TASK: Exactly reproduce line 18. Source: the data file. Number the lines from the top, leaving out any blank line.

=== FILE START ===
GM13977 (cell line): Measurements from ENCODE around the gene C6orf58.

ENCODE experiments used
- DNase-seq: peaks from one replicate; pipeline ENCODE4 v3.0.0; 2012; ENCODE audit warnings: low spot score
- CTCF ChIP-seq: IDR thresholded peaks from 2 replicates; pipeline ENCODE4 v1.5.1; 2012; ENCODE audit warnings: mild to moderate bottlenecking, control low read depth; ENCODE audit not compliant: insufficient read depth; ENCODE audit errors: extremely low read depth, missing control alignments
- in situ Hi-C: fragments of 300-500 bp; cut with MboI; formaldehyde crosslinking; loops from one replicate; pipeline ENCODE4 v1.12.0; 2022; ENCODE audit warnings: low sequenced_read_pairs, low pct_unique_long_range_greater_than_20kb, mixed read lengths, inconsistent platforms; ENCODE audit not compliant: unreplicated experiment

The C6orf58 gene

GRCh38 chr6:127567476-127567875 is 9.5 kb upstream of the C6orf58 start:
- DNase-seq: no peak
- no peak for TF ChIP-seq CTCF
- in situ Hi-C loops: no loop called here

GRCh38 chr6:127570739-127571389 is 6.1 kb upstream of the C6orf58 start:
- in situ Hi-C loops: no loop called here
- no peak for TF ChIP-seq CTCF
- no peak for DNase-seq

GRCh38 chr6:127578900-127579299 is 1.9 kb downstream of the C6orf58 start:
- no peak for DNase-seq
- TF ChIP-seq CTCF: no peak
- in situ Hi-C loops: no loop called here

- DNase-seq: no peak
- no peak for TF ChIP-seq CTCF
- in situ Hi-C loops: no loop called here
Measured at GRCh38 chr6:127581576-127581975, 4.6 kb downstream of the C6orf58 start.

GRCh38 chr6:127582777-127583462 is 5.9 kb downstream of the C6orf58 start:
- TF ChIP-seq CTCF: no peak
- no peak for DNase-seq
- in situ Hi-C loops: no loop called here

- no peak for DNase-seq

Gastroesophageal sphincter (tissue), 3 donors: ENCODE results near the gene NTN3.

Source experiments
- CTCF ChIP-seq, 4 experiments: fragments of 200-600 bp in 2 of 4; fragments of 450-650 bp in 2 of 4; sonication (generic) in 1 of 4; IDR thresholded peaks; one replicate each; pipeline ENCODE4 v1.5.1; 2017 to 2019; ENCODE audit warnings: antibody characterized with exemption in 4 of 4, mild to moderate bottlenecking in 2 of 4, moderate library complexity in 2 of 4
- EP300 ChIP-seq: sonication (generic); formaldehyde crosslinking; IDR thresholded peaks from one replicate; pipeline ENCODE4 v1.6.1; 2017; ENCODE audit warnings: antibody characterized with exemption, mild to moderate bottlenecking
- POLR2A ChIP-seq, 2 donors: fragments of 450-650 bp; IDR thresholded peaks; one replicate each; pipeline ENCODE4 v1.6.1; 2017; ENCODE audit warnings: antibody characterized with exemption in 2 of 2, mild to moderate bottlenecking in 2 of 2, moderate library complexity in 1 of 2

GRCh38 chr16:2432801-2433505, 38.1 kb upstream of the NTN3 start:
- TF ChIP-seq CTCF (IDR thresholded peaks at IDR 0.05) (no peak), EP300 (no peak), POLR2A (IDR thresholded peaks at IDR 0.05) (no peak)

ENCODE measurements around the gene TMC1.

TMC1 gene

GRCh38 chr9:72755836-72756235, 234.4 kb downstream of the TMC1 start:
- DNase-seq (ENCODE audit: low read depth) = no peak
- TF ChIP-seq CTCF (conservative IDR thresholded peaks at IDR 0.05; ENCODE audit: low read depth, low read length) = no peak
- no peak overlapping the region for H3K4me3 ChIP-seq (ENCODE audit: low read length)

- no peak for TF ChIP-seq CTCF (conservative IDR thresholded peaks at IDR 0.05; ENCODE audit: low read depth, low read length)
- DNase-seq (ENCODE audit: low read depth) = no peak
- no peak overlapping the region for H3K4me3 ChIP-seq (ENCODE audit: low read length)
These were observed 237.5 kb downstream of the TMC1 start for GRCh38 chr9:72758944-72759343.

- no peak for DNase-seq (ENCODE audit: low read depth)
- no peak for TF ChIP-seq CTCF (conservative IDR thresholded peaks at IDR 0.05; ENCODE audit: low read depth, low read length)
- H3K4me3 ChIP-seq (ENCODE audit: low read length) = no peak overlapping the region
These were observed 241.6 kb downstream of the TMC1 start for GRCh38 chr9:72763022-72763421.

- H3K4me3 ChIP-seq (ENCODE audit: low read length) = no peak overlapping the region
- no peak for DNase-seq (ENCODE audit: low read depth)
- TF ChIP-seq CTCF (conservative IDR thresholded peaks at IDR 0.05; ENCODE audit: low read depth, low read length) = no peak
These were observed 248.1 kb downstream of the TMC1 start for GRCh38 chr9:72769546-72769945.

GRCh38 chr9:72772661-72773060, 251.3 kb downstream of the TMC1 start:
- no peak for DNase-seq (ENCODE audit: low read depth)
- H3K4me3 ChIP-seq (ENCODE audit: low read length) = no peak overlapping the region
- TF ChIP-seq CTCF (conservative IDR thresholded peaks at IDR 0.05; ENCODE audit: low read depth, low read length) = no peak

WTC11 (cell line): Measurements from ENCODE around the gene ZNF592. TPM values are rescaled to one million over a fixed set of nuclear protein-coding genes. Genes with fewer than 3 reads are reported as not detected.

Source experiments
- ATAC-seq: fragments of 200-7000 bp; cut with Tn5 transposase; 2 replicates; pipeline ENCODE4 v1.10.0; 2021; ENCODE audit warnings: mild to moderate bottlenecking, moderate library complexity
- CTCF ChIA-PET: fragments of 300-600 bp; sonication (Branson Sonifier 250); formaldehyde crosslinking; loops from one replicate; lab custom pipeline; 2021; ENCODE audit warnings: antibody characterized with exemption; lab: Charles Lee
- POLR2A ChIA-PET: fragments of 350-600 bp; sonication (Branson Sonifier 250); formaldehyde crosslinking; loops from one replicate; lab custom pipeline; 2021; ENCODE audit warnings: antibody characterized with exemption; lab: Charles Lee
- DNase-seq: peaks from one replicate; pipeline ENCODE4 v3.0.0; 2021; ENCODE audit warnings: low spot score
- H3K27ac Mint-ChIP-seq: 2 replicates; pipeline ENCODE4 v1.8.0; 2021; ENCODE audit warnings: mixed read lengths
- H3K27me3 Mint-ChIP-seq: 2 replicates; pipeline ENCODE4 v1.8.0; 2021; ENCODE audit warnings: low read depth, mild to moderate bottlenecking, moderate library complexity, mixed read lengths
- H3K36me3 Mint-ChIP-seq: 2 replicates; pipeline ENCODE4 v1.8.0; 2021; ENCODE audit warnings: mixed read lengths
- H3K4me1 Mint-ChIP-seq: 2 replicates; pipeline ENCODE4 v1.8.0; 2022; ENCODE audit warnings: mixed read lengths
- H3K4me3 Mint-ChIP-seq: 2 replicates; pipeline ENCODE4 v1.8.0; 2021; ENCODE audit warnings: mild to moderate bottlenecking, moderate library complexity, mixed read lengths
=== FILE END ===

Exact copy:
- in situ Hi-C loops: no loop called here